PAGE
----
There are many ways to activate customers.  Some of these are unique to certain industries, business models, or customer segments. However, below are a few ideas that should be applicable to most businesses.  None of these has to be complex or expensive, but these suggestions do require some thought, planning, ongoing management, and measurement to have the greatest impact.  Take a read through these to help spark some ideas on the best ways to activate your customers.

5 Activation ideas

  1. Create a program to formally recognize your best customers. Acknowledge and thank them for being good customers.  Make them feel valued and appreciated with special offers, ‘sneak peaks’ of new offerings, etc.  These customers will feel more loyal, and hopefully so special that they can’t help but tell their friend about their special treatment and great relationship they have with your business.
  2. Give your customers a voice and solicit their ideas and opinions in low or high tech ways. The medium isn’t as important as the act of listening to your customers.  The important aspects of this are that you can ask your customers what they think, give them a chance to respond, and consider their responses in the future to improve your products, services, or overall customer experience.  These things can be accomplished through social media tools, but they can also be accomplished through face to face discussions, phone conversations, focus groups, customer events, and other outlets.  The medium you choose really should be driven by your customers’ preferences.
  3. Keep your customers informed. Whether it is a new product launch or your next tradeshow appearance, ensure your customers are ‘in the know’ so that they can anticipate their next experience with your brand.  By keeping them updated on a regular basis on your news (such as through a newsletter, email, or blog), you can stay top of mind with them and further help them spread your news to other potential customers.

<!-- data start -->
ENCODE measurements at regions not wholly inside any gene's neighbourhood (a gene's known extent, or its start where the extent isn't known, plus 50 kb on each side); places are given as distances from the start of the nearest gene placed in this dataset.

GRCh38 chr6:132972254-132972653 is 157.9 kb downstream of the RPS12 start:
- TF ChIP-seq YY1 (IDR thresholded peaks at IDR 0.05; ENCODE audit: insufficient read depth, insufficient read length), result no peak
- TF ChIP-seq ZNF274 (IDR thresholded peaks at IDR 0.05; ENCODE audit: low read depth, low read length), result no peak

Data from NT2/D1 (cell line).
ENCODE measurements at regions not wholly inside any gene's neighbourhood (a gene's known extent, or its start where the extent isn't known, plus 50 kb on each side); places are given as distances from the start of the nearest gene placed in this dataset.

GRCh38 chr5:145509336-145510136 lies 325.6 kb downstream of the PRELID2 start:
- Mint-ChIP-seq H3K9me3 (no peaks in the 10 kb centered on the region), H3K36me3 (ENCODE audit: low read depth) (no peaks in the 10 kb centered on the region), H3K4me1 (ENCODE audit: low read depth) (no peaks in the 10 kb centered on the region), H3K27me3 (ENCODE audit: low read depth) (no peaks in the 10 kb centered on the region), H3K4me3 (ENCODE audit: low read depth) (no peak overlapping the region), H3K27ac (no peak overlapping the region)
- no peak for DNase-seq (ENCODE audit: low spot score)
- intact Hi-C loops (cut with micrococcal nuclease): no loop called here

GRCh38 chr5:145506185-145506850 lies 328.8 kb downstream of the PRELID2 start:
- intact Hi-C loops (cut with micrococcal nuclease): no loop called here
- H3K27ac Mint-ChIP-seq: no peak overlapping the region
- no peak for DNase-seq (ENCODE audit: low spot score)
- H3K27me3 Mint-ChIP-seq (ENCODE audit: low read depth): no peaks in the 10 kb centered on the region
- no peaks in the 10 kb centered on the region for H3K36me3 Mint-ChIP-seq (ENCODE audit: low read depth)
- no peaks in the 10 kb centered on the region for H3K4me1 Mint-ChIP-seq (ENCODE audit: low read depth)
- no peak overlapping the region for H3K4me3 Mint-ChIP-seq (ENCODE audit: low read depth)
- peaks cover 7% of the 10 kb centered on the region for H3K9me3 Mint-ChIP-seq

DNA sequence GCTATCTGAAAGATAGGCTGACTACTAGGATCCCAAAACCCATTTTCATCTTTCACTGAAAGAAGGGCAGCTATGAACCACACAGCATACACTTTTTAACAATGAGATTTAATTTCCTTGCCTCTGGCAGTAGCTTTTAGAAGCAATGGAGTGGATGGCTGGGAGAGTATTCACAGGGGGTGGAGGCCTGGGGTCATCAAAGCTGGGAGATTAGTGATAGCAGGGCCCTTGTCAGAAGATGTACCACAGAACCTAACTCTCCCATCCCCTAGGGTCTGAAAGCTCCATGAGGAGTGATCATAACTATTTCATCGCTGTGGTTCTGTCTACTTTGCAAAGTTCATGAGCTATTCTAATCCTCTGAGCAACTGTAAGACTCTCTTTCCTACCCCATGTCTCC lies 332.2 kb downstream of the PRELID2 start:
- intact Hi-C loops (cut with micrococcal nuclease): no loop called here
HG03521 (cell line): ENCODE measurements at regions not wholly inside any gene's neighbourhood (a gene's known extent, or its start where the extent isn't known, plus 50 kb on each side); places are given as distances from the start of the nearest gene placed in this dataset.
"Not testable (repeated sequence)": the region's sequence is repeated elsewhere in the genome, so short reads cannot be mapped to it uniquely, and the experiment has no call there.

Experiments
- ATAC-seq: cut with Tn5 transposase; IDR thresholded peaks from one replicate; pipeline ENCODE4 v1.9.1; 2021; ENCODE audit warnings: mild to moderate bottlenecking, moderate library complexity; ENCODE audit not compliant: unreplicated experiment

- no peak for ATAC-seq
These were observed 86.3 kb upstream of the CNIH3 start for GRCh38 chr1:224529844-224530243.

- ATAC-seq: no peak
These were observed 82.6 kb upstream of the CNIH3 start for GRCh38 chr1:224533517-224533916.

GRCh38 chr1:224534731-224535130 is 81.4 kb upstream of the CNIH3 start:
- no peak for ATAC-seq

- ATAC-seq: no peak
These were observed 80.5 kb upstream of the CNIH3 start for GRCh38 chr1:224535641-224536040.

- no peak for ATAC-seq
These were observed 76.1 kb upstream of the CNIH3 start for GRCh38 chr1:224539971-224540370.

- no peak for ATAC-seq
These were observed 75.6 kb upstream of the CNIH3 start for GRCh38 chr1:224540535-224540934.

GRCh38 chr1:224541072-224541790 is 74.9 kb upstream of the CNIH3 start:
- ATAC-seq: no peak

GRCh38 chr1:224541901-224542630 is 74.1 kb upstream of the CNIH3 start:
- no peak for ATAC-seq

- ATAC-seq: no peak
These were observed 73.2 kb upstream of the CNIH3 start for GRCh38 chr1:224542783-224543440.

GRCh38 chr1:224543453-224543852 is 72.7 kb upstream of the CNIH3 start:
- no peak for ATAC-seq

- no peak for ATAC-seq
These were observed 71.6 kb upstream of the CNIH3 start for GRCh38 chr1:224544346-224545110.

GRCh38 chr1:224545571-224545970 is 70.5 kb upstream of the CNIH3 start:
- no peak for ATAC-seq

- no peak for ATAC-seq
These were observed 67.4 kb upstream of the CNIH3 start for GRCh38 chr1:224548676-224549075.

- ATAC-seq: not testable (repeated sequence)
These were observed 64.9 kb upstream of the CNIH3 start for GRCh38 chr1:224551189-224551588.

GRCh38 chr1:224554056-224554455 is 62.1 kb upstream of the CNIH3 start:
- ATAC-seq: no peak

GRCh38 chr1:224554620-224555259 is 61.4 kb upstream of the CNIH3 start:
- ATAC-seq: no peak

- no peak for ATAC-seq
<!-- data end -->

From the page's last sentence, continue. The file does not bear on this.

4. Arm your customers with exclusive ‘marketing materials’. Ideally, this would be something that they can use in their daily lives, but that also happens to tell your brand’s story for you when they use it around others.  These ‘marketing materials’ could be product samples, special catalogs, or any other collateral that customers would find useful and better yet, would be proud to share with their friends because it is so unique or exclusive, and it has made them feel special by receiving it.
  5. Implement a ‘tell a friend’ referral program. For every person a customer refers to you resulting in a strong lead or a sale, give a ‘thank you’ in some form to the referring customer.  There are two things about the referral program that are very important.  First of all, the thank you has to be sincere.  The customer should believe that you really are thankful.  Secondly, the program should motivate the customer to continue to refer people to your brand.  This motivation typically means rewarding the customer in a way that is meaningful and valuable to them.  The hardest part about this is figuring out what that is (and this is where you refer back to #2).

I hope that these ideas encourage you to think about the ways that you are activating your customers currently and inspire you to develop some additional methods you can give to your satisfied customers to leverage.  And if you have some other suggestions of ways to activate your customers, please share them.  They would be much appreciated!